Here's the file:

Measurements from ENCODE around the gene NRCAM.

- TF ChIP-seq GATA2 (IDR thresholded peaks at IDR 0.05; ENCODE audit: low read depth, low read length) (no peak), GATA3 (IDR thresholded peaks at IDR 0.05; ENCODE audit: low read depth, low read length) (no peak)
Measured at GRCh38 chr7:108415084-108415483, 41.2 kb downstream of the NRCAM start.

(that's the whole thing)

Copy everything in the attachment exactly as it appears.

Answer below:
Measurements from ENCODE around the gene NRCAM.

- TF ChIP-seq GATA2 (IDR thresholded peaks at IDR 0.05; ENCODE audit: low read depth, low read length) (no peak), GATA3 (IDR thresholded peaks at IDR 0.05; ENCODE audit: low read depth, low read length) (no peak)
Measured at GRCh38 chr7:108415084-108415483, 41.2 kb downstream of the NRCAM start.